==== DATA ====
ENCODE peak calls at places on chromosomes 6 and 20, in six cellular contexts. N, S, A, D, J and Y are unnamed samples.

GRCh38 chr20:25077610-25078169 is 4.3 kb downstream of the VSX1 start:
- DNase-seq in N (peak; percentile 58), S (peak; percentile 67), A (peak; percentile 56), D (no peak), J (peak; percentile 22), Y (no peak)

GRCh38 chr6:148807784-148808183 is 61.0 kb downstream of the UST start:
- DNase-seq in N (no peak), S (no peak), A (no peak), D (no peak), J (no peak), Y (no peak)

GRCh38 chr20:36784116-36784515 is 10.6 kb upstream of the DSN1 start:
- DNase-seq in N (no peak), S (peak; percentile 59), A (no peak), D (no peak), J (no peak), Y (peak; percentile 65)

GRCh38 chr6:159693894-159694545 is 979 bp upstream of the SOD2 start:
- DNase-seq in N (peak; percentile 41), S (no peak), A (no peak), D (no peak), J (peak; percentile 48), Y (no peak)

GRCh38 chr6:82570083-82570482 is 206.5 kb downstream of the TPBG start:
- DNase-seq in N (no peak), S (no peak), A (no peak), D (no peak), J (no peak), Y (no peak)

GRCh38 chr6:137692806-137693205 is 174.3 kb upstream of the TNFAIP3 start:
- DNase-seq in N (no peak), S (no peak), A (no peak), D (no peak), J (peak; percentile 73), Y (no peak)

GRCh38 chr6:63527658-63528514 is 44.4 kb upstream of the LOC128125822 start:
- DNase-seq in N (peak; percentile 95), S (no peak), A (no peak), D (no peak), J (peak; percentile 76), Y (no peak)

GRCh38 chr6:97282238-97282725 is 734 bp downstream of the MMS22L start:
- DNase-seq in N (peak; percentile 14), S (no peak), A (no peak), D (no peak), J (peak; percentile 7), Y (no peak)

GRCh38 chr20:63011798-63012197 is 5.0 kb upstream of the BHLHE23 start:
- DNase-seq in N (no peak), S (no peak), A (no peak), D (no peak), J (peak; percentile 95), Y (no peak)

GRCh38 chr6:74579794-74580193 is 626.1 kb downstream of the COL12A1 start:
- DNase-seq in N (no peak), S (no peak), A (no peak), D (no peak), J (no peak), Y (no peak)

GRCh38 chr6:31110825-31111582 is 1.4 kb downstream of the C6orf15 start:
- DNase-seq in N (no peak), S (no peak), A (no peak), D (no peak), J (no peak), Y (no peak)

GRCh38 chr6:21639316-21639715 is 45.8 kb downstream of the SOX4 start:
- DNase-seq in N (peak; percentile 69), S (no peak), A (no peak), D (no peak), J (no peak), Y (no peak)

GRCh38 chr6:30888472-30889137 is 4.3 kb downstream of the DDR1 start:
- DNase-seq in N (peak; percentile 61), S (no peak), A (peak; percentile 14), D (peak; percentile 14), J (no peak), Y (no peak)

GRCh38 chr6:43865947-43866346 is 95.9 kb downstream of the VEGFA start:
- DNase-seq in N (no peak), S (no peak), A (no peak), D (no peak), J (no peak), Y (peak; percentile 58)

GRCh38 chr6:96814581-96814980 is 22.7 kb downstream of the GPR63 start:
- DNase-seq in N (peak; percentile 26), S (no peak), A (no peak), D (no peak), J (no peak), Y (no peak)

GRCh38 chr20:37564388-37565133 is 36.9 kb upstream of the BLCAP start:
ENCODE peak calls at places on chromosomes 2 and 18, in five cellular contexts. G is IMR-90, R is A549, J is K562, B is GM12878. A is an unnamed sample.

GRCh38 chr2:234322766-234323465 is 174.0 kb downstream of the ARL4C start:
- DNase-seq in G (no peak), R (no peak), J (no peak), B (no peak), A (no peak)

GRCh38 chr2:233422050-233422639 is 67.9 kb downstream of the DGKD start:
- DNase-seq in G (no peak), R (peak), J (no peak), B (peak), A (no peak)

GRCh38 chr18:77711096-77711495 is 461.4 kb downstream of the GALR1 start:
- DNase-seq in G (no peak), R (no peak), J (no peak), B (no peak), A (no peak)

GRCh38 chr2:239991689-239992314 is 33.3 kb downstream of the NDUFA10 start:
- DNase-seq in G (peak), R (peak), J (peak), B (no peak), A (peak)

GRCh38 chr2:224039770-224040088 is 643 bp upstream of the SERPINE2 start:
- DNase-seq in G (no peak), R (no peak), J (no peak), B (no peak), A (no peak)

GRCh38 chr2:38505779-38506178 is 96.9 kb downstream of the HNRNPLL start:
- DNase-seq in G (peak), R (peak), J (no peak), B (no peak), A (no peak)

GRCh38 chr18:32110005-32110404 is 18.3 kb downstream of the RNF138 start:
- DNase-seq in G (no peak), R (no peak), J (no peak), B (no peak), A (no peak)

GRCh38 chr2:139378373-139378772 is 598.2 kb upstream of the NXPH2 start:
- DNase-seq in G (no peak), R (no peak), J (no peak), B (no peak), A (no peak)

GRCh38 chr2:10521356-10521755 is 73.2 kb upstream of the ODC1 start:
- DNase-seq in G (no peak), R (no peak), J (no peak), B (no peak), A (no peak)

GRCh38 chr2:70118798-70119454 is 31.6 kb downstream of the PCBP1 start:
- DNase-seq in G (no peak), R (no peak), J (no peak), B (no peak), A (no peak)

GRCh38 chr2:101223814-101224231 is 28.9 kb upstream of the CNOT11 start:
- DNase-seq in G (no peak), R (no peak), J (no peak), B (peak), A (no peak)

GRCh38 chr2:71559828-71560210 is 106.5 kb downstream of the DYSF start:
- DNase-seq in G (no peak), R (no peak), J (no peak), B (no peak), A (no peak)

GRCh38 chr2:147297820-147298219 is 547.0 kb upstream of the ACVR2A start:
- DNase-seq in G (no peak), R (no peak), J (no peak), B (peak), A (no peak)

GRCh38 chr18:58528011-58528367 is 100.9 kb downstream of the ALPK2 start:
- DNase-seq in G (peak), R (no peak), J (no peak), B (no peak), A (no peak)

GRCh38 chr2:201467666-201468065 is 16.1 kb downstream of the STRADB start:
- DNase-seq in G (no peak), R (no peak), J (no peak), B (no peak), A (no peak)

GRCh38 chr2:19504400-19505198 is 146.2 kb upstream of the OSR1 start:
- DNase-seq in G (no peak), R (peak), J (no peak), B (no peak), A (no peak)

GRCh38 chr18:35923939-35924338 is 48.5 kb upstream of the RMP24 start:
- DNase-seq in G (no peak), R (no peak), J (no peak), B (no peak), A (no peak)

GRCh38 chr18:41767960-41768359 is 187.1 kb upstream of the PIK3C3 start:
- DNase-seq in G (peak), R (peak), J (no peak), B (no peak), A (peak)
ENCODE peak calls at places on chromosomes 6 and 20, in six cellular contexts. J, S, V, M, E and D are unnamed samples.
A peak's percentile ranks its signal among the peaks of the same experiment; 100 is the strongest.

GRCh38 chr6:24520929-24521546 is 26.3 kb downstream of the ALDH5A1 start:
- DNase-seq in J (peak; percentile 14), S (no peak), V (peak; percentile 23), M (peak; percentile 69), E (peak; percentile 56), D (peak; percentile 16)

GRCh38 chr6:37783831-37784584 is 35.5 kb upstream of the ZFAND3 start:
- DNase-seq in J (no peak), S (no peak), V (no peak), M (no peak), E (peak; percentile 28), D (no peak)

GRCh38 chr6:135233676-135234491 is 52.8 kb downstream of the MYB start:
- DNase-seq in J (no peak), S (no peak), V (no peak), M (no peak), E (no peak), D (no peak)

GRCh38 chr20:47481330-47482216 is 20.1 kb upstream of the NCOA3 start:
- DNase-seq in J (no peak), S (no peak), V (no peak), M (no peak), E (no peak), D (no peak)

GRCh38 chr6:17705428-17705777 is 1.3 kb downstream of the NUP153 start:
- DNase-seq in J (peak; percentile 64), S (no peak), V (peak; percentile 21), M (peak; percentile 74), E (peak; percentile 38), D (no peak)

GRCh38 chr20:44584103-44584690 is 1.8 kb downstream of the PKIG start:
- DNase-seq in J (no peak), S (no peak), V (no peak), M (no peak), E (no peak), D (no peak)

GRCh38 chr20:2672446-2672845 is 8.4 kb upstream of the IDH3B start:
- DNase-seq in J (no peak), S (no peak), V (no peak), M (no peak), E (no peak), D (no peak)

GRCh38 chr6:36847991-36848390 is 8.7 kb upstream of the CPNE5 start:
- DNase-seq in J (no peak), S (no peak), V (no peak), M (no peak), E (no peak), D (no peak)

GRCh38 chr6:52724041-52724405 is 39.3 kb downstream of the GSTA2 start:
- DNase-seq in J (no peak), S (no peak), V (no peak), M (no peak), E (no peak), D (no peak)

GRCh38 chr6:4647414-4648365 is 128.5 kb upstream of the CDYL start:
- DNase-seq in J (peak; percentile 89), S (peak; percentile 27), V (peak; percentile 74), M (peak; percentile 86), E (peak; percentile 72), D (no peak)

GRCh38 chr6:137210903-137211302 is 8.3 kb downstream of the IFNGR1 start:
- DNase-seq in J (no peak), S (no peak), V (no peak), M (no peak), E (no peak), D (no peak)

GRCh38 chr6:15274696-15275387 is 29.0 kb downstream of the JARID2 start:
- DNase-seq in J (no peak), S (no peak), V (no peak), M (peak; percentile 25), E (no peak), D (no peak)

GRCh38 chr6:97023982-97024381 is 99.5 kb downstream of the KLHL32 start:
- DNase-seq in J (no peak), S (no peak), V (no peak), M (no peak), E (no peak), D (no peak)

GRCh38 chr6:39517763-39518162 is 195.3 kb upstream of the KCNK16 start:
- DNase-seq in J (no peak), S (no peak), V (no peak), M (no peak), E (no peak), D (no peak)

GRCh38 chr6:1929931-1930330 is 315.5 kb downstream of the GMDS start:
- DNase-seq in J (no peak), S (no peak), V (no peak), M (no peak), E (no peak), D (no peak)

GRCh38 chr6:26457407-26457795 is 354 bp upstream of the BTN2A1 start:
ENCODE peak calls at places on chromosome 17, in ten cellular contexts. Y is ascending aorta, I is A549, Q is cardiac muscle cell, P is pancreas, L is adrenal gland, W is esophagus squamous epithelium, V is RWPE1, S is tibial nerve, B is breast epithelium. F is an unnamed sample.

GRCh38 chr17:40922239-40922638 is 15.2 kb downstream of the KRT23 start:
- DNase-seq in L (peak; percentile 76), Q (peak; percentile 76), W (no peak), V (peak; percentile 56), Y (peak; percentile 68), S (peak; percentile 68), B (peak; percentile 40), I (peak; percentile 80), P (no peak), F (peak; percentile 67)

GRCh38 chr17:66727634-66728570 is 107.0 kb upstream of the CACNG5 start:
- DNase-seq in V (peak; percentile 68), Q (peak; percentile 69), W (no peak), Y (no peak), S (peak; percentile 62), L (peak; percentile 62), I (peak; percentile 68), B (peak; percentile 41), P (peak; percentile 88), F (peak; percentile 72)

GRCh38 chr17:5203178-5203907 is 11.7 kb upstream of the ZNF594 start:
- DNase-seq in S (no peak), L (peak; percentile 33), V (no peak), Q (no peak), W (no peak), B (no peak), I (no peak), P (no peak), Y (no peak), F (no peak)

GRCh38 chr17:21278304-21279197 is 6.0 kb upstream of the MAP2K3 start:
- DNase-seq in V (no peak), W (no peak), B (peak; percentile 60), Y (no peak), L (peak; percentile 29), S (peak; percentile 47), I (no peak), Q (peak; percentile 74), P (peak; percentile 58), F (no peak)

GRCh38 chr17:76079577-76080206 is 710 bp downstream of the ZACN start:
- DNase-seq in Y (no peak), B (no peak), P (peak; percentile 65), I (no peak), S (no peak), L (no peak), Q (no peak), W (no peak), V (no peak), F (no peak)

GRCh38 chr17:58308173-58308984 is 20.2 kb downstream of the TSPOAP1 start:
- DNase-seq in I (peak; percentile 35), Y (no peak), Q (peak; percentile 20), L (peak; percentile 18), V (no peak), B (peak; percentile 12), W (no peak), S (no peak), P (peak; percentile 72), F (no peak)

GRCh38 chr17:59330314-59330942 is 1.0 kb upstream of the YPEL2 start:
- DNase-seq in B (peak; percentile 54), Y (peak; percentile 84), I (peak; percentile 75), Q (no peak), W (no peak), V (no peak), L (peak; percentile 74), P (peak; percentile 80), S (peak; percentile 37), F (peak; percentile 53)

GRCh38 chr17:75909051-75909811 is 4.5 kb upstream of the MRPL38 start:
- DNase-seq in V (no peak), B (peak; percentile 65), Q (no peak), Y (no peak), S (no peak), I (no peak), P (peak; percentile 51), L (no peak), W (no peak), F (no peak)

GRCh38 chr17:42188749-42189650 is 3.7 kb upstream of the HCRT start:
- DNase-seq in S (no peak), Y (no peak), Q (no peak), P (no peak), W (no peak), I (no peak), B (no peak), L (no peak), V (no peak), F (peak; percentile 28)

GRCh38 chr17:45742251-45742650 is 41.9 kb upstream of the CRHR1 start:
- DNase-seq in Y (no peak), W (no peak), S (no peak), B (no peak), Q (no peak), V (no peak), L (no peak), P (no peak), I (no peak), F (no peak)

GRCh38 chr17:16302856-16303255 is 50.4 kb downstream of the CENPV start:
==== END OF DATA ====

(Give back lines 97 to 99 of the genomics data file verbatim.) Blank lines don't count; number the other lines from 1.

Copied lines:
- DNase-seq in J (no peak), S (no peak), V (no peak), M (no peak), E (no peak), D (no peak)

GRCh38 chr6:39517763-39518162 is 195.3 kb upstream of the KCNK16 start:
- DNase-seq in J (no peak), S (no peak), V (no peak), M (no peak), E (no peak), D (no peak)